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Environ Health Perspect. 2010 Sep;118(9):1257-60. doi: 10.1289/ehp.0901587. Epub 2010 May 14.

Lung cancer in Chinese women: evidence for an interaction between tobacco smoking and exposure to inhalants in the indoor environment.

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Department of Epidemiology and Public Health, National University of Singapore, Singapore.



Epidemiologic data suggest that Chinese women have a high incidence of lung cancer in relation to their smoking prevalence. In addition to active tobacco smoke exposure, other sources of fumes and airborne particles in the indoor environment, such as cooking and burning of incense and mosquito coils, have been considered potential risk factors for lung cancer.


We used a case-control study to explore effects of inhalants from combustion sources common in the domestic environment on lung cancer and their modification by active tobacco smoking.


We analyzed 703 primary lung cancer cases and 1,578 controls. Data on demographic background and relevant exposures were obtained by face-to-face interviews in the hospital.


We observed a positive relationship with daily exposure to incense or mosquito coils and to cooking fumes only among smokers, and no association among lifetime nonsmokers. Interactions between smoking and frequency of cooking, or exposure to incense or mosquito coils were statistically significant and consistent with synergistic effects on lung cancer. The odds ratio (OR) comparing smokers without daily incense or mosquito coil exposure with nonsmokers without daily exposure was 2.80 [95% confidence interval (CI), 1.86-4.21], whereas the OR comparing smokers with daily exposure to the same referent group was 4.61 (95% CI, 3.41-6.24). In contrast, daily exposure to incense or mosquito coils was not associated with lung cancer among nonsmokers (OR = 0.91; 95% CI, 0.72-1.16). We observed the same pattern of associations for smokers without (OR = 2.31; 95% CI, 1.52-3.51) and with (OR = 4.50; 95% CI, 3.21-6.30) daily cooking exposure compared with nonsmokers, with no evidence of an association with daily cooking exposure among nonsmokers.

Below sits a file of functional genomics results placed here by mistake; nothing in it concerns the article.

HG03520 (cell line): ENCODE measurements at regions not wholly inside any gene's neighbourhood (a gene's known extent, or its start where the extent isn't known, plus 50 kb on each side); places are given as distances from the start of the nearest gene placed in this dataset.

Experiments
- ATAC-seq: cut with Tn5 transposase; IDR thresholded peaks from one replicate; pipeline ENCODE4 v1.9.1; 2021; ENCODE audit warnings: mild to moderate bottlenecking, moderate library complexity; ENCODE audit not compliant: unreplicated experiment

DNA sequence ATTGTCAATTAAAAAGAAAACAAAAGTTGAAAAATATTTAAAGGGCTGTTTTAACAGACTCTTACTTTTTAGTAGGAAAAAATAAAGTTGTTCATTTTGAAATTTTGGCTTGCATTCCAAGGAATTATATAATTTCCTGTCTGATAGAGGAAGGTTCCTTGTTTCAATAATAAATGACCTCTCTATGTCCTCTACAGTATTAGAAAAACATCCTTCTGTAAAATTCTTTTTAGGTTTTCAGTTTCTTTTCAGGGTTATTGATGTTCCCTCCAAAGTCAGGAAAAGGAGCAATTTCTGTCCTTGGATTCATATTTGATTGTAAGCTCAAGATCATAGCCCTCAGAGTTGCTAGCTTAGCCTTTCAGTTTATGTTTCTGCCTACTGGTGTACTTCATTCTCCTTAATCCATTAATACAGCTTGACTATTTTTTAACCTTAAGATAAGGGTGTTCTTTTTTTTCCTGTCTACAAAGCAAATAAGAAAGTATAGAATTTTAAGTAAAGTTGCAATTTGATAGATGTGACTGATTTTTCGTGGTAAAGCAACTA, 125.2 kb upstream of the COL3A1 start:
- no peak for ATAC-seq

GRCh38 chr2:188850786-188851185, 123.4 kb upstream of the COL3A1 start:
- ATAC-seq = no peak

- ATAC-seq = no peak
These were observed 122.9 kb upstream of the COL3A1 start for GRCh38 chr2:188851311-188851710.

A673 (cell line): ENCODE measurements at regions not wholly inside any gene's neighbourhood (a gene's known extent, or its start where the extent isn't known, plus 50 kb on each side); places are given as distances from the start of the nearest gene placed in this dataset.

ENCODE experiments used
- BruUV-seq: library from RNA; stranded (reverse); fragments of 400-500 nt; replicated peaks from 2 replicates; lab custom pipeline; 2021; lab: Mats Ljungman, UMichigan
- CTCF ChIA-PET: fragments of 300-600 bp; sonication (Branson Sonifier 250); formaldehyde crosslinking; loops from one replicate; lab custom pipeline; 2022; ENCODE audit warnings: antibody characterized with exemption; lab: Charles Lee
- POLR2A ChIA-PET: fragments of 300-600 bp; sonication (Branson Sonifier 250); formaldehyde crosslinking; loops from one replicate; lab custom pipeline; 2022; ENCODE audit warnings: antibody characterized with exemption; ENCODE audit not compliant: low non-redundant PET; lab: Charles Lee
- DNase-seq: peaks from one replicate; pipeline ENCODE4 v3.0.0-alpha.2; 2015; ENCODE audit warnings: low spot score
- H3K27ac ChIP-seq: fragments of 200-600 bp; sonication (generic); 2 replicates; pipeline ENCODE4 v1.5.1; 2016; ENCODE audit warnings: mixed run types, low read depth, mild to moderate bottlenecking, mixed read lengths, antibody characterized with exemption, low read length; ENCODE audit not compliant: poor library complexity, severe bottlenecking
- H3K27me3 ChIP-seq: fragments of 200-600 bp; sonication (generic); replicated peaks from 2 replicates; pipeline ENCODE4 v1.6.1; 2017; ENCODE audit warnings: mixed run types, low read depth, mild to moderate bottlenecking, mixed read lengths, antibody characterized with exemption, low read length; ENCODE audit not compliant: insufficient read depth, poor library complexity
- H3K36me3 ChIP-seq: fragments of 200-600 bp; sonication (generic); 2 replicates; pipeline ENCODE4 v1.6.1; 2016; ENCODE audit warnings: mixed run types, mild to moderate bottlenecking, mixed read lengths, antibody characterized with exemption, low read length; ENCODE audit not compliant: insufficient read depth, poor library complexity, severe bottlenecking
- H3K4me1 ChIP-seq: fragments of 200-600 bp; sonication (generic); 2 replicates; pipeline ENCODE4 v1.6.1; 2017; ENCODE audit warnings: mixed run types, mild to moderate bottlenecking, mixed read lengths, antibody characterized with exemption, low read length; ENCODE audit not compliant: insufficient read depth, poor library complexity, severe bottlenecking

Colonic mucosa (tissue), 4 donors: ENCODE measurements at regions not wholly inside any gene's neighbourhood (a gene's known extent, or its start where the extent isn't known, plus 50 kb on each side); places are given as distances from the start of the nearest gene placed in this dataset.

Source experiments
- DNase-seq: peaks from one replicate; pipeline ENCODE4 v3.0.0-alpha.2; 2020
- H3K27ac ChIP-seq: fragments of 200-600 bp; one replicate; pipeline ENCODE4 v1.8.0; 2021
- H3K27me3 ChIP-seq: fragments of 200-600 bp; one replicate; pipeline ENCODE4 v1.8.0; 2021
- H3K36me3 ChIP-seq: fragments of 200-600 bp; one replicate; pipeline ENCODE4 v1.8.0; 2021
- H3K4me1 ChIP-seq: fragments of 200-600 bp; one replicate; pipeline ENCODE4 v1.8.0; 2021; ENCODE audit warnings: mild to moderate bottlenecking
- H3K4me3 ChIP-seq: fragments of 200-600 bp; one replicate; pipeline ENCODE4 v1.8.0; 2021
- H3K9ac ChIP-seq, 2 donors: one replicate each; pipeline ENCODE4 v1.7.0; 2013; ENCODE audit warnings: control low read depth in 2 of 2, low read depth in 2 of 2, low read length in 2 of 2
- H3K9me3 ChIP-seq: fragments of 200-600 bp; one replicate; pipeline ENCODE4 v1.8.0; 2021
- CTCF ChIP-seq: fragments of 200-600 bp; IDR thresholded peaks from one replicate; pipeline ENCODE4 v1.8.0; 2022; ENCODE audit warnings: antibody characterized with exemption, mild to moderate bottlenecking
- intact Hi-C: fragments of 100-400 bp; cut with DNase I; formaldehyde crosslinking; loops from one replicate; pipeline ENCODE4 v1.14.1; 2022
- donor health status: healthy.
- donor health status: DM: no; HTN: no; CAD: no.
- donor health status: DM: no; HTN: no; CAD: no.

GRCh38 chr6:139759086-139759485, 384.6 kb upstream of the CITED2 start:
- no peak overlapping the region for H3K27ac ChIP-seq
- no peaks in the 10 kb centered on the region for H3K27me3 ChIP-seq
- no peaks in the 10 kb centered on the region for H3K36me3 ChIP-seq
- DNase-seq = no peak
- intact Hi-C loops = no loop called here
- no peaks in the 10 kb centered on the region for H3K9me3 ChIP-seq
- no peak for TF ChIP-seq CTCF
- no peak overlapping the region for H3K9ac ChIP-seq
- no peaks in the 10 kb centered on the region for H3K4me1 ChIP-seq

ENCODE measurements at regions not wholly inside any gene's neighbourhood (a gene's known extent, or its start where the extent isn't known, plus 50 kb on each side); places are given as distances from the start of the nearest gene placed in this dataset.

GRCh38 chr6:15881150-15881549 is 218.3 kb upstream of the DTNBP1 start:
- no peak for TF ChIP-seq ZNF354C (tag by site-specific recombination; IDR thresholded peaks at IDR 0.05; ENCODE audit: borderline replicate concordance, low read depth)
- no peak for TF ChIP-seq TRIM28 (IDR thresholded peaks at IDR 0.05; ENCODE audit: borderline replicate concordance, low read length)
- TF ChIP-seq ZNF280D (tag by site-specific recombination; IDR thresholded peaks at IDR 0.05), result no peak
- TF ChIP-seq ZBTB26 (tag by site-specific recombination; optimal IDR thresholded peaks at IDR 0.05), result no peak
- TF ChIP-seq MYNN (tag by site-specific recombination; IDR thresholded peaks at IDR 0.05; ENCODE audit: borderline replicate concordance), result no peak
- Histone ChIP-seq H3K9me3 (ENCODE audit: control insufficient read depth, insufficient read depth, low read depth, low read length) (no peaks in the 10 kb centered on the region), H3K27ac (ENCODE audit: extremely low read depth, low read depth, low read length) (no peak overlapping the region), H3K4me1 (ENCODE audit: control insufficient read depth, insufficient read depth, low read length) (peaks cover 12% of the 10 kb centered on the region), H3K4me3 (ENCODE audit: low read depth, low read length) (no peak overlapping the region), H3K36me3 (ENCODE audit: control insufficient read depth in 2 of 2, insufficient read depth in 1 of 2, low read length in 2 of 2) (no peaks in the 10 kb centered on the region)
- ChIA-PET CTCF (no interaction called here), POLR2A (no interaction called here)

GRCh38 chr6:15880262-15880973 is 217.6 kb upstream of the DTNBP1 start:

Our results suggest that active tobacco smoking not only is an important risk factor for development of lung cancer, but also may cause smokers to be more susceptible to the risk-enhancing effects of other inhalants.

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